Miami Marlins: The case for a radical rebuild


After acquiring veterans and ponying up the cash for higher priced players, the Miami Marlins gave fans a glimmer of hope with false promises of a potential Wild Card berth or division championship. But instead, the 2015 version of the Miami Marlins flopped hard.

In the offseason, the Fish decided to go all in, ditching their rebuilding strategy in favor of acquiring veteran players. Dan Haren, Mat Latos, Dee Gordon, Martin Prado, and Mike Morse all found themselves headed to South Beach. Prospects Andrew Heaney, Anthony DeSclafani, and Austin Barnes all departed in trades. Miami’s farm system was demolished and dropped in almost all rankings to one of the worst in baseball.

Jun 18, 2014; Miami, FL, USA; Miami Marlins owner Jeffrey Loria (right) talks to Miami Heat guard Dwayne Wade (left) during the third inning of a game against the Chicago Cubs at Marlins Ballpark. Mandatory Credit: Steve Mitchell-USA TODAY Sports

With a dead system, a team in need of talent, and the league’s lowest payroll, 2016 can go in multiple directions.

The first involves going out and signing high priced luxury free agents, solidifying the rotation with veterans and adding thunder to the unheralded Miami offense. With Loria’s current strategy and his reputation, this option seems unlikely. The Fish have always been a franchise defined by frugality and this trend will more than likely continue, leading us to option number two.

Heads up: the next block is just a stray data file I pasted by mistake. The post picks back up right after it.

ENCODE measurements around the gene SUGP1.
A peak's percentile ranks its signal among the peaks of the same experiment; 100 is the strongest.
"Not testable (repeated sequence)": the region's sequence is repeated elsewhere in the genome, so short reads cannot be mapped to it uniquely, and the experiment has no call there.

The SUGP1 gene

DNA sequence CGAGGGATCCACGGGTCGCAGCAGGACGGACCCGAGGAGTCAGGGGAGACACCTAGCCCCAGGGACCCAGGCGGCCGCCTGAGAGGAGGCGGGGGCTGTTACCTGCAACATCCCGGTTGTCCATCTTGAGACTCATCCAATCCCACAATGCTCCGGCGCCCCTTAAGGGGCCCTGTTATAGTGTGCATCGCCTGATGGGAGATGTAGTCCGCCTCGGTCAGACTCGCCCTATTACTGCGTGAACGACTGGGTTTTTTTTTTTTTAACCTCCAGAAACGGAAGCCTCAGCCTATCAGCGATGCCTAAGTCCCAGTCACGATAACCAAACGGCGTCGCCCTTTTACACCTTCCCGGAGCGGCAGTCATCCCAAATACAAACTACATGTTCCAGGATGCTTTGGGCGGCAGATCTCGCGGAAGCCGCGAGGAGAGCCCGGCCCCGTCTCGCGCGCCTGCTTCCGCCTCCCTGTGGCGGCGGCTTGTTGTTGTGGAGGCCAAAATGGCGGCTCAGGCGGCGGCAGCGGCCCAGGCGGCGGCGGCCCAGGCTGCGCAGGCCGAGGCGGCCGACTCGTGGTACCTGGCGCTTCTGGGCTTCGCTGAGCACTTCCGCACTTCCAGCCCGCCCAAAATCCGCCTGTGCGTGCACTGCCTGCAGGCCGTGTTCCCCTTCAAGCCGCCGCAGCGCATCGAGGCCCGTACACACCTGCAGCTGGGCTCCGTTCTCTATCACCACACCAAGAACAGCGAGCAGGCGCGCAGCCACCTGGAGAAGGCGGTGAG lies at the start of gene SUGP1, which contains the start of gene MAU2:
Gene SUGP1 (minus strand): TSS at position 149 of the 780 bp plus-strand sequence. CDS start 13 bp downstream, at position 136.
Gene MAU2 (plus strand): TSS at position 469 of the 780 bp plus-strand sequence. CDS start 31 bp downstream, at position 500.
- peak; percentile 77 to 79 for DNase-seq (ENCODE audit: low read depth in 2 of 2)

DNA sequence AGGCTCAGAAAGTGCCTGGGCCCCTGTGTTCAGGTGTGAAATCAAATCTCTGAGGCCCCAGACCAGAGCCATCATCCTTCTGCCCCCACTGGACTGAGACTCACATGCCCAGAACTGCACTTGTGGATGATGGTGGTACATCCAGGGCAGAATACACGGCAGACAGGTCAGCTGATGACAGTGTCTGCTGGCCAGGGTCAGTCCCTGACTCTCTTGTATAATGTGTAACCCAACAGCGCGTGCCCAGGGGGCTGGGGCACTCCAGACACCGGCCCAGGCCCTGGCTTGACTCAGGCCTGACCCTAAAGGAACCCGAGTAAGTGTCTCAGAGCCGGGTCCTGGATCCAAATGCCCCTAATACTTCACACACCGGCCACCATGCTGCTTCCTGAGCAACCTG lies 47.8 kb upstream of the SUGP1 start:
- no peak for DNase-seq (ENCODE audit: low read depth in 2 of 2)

Option two consists of a total rebuild; completely blowing up the existing roster and replenishing the farm system by trading off MLB assets to acquire young prospect talent. Miami’s number one prospect is pitcher Tyler Kolek, who is years away from the majors. He’s also the Marlins’ only Top 100 prospect, and even that’s questionable after a season in Single-A defined by struggles. 

The Marlins also received poor return on investment by not acquiring a top 30 prospect in exchange for Mat Latos and Dan Haren, two players who were traded for bright talent within the Miami system. Instead, Miami got rid of salary with nothing in return, making the two acquisitions essentially valueless.

So how will the Marlins go about a radical rebuild?

They could trade off veterans Martin Prado and Tom Koehler for competent prospects and Marcell Ozuna for either a young controllable player or a couple of decent prospects to establish a foundation for the farm system.

The next step would be to develop what young talent Miami does have. The Marlins own three MLB-ready pitching prospects in Adam Conley, Justin Nicolino, and Jose Urena. If the Marlins give those pitchers some time to develop and continue to utilize Jose Fernandez, the pitching staff should be above average.

Once the system is rebuilt, the Marlins can think about making a World Series run once again, but it’s going to take patience. But in the end, it can pay off if the Marlins front office makes the right moves and does the right things. Let’s hope they head in the right direction and progress forward, not fall backwards.

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